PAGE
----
On paper, the book runs to 630 pages. Each page lists, in alphabetical order, about 10 names, followed by between two and 12 lines of information about a solicitor in khaki or navy blue, usually including date of admission or to whom articled, date of joining the forces, unit, rank, and where military service took him.  On most pages, at least three entries include a terse line about wounds, disease, shell shock or death. 

The Record of Service of Solicitors and Articled Clerks with His Majesty's Forces 1914-1919 was compiled after the war from on 'brief particulars' submitted by solicitors, their firms, or next of kin. The Law Society requested 'for convenience of filing... that each individual's particulars be communicated on separate sheets of paper.'

These are the starting point for 6,000 personal stories that were ordinary for their day, but 100 years on make quite extraordinary reading.

An example, drawn at random, tells a typical one. 'GUY CLIFTON DAVIS. Articled to H.J. Shepard, of 40 Chancery Lane, W.C. Joined Sept. 1914 as Private, Inns of Court O.T.C. Gazetted 2nd Lieut. 7th Batt. Northumberland Fusiliers Feb. 1915, and went to the Front following April, promoted Lieut. June 1916. Wounded April 19, 1918. Died in Casualty Station in France May 11, 1918.'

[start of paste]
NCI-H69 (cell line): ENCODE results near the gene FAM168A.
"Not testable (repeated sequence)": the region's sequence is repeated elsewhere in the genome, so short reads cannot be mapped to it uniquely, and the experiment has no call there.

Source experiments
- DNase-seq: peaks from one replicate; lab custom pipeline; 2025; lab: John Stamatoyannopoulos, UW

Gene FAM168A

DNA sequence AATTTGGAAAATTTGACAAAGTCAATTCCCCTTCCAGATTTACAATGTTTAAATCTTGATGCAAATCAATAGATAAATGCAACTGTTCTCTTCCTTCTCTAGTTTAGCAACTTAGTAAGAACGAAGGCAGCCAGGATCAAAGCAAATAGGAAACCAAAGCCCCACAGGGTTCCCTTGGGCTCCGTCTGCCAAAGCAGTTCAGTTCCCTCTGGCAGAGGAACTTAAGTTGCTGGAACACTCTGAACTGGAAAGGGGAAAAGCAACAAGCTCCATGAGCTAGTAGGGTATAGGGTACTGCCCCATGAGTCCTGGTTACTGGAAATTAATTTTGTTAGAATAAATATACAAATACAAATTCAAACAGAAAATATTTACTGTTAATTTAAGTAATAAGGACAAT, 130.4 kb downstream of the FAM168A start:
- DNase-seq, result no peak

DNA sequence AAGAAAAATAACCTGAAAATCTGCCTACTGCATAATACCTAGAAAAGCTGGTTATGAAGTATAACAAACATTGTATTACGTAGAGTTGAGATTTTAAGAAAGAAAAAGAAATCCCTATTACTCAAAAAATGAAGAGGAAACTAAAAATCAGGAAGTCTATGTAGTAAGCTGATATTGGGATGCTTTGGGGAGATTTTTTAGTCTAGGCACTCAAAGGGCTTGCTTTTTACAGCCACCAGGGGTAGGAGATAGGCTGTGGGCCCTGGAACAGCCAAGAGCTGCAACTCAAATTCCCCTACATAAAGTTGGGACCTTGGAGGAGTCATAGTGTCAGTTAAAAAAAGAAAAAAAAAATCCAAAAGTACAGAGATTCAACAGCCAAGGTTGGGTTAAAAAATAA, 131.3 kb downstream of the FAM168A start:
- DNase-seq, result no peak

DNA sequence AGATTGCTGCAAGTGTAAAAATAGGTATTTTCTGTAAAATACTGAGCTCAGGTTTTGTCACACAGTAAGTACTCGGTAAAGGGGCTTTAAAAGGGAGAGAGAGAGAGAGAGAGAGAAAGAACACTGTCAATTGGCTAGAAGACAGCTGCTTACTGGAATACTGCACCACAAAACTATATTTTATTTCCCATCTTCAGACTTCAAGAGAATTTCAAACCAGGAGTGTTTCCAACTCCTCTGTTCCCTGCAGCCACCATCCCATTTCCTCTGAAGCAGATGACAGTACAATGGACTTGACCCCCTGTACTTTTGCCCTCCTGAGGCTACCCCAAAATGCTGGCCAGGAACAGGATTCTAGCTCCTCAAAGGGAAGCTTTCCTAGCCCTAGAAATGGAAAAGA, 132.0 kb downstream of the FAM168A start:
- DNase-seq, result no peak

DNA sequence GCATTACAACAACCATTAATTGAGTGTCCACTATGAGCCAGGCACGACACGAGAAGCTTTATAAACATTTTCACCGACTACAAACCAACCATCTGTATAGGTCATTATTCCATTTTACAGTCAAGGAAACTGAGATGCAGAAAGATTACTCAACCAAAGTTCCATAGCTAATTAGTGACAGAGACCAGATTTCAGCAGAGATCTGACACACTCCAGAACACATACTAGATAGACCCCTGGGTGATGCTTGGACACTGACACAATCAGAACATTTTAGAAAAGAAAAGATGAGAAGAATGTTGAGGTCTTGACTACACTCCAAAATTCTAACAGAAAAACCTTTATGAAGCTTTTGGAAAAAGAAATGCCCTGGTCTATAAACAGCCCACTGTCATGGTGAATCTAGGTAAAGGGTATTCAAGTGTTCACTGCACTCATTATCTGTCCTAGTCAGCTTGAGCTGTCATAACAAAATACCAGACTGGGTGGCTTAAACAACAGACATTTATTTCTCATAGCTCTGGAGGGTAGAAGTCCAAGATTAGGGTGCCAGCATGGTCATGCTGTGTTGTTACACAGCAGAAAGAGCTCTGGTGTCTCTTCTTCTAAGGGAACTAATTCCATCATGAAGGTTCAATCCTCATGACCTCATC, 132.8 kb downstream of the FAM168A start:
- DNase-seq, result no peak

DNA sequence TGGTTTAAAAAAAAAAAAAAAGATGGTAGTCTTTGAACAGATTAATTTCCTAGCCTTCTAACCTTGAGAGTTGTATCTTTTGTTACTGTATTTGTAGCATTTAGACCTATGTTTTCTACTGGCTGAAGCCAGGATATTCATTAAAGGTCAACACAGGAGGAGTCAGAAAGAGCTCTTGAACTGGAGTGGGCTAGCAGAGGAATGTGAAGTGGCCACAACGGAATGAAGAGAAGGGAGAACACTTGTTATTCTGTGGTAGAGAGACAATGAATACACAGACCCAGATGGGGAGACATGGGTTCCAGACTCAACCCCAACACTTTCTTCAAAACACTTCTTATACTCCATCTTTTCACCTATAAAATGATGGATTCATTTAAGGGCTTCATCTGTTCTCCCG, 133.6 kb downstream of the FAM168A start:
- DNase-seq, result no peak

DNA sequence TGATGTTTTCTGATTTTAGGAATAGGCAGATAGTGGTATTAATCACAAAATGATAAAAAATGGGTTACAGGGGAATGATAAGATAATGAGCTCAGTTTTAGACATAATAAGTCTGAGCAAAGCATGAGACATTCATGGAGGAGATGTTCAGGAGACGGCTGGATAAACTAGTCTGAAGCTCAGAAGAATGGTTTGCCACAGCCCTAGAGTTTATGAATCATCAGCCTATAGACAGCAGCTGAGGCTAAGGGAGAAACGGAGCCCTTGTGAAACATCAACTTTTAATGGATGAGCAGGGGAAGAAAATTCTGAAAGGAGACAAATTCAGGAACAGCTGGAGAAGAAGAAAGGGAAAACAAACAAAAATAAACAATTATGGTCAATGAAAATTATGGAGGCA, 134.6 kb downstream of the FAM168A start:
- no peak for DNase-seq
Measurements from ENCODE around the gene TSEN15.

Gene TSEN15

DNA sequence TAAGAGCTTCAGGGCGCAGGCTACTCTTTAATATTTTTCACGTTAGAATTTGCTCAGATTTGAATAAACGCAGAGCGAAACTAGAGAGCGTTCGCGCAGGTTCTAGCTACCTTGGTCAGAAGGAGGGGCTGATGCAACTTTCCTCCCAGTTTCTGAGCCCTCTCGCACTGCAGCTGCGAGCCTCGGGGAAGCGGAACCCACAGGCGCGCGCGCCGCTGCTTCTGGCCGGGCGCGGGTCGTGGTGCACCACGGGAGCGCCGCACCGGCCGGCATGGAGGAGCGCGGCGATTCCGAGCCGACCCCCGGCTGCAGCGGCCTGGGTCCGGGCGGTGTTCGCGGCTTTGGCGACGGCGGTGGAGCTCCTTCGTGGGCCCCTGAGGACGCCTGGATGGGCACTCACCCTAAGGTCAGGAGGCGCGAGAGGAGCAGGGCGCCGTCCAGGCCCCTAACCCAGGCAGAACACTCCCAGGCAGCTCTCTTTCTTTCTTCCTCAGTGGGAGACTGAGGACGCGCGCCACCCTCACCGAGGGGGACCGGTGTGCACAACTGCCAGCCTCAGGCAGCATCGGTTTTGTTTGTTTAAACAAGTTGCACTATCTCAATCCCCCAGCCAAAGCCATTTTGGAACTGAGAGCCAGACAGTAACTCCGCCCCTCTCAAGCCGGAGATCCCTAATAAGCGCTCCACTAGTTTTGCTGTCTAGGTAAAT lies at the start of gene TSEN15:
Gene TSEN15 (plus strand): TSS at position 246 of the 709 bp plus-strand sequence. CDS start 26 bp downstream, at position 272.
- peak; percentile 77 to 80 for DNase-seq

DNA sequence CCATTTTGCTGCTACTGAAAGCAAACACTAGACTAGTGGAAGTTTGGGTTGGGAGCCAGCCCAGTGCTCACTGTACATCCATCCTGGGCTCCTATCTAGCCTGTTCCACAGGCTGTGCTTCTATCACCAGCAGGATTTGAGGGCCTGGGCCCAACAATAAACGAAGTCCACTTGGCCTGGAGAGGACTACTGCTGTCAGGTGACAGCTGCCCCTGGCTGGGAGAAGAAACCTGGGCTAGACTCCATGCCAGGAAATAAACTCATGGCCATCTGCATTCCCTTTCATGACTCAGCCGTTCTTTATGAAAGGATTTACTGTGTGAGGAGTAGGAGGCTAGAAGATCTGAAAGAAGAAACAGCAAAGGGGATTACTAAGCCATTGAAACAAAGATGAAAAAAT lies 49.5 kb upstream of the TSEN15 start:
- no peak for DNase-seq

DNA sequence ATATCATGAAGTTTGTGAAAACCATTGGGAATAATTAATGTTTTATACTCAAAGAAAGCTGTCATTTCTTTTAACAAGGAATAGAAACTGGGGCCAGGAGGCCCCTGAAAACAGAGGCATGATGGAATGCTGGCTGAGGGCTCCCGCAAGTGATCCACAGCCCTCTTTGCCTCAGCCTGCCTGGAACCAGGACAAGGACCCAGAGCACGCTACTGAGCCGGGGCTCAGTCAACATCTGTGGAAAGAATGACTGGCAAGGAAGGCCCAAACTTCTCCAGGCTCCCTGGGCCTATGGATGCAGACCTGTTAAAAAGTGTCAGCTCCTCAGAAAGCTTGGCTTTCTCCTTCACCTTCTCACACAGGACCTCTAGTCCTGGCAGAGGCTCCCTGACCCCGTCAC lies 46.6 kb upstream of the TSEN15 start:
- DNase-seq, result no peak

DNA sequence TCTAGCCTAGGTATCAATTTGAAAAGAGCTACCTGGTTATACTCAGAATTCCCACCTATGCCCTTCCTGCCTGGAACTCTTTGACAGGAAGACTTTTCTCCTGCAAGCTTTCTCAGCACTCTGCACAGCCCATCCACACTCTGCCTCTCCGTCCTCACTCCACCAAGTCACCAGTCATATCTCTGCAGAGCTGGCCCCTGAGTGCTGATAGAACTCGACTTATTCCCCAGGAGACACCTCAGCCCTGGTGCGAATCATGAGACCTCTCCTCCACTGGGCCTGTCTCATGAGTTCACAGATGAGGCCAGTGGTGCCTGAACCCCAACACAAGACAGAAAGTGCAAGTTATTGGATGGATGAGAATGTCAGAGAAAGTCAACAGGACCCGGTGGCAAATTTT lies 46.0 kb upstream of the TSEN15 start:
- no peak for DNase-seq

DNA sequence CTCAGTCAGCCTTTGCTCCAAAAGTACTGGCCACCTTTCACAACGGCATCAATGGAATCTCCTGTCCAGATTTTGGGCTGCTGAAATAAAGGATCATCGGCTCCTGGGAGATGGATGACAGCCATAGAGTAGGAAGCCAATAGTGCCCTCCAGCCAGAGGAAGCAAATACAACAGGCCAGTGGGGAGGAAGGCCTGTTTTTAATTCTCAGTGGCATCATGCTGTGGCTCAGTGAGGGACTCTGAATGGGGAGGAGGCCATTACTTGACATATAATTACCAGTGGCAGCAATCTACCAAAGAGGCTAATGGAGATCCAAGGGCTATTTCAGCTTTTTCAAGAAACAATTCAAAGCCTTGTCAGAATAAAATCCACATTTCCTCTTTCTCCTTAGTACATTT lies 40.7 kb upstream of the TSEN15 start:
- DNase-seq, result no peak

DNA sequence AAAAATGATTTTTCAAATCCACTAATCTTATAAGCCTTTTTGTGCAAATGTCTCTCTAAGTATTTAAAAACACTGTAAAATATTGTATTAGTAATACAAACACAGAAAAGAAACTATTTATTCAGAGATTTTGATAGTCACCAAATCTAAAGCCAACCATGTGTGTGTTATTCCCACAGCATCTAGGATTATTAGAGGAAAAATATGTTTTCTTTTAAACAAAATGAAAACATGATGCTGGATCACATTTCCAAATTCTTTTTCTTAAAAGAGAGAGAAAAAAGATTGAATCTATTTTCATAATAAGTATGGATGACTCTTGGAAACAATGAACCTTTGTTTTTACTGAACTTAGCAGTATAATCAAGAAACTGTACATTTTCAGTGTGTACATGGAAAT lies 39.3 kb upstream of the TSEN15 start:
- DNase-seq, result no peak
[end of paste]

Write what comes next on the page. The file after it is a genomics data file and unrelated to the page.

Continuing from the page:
From these details we can construct with the help of other sources the story of a young man (women were not yet admitted) relinquishing the tedium of articles within days of the outbreak of war. As a gentleman - a doctor's son, with a university education, Davis was accepted for training as an officer: he enlisted in the Inns of Court territorial battalion, which during the war became as an officers' training corps (OTC). He would have spent the next few months in camp in 'Kitchener's Field', Berkhamsted, being instructed in rifle drill and trench digging before being commissioned as an officer in the Northumberland Fusiliers, the 'Fighting Fifth', at the rank of second lieutenant, leading a platoon of up to 40 riflemen.

Davis reached the front in the run-up to the second battle of Ypres, famous for the first use of lethal gas as a weapon. An extract from the battalion's war diary for 26 April reads: 'Moved up into the firing line... the men advancing at the double in extended order. The battalion suffered heavy casualties until it gained the shelter of [a] trench.'